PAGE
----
Patients still receive the same quality of healthcare when a substitute doctor fills in for a regular physician, according to a study by the Massachusetts General Hospital and Harvard Medical School in Boston.
Locum tenens family practice doctors have become a staple in U.S. hospitals in previous years. A Grand View Research report even expects the trend to become more common soon.
Staffing and demand
More facilities have relied on them due to increasing demand from patients as well as short staffing in hospitals. If a substitute physician attended to your recent hospitalization, you likely received the same level of treatment from your regular doctor, according to lead study author Daniel Blumenthal.
The study based its finding on over 1.8 million Medicare beneficiaries who were hospitalized between 2009 and 2014. Most patients did not have the luxury of seeing the same doctor during their stay in a hospital. So it was unlikely for them to notice that a doctor was working as locum tenens, Blumenthal said.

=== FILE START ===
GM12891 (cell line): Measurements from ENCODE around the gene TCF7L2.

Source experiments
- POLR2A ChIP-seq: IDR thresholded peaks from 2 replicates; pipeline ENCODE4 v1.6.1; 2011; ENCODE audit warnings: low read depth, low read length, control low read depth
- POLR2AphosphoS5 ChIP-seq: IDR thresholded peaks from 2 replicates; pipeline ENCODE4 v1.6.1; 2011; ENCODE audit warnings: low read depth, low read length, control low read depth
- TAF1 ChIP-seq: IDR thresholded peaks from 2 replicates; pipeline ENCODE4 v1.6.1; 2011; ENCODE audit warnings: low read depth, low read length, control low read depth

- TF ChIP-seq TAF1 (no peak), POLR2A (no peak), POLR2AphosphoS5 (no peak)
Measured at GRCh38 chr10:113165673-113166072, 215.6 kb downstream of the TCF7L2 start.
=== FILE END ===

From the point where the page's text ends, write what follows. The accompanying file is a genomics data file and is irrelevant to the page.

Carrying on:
The reasons behind the increasing number of locum tenens staff include shorter work assignments, travel opportunities, and flexible schedule. Grand View’s report estimated that the locum tenens segment would be the faster-growing sector in the global healthcare staffing market, which would be valued at $43.6 billion by 2025.
Locum tenens benefits not only healthcare professionals but also hospitals due to cost-efficiency. In the U.S, for instance, an aging population would put further strain on short-staffed hospitals that it leads them to consider hiring substitute doctors and nurses.
Most locum tenens doctors hold the same qualifications with regular physicians, as it is only their residency and work arrangement at a certain facility that set the two apart from one another.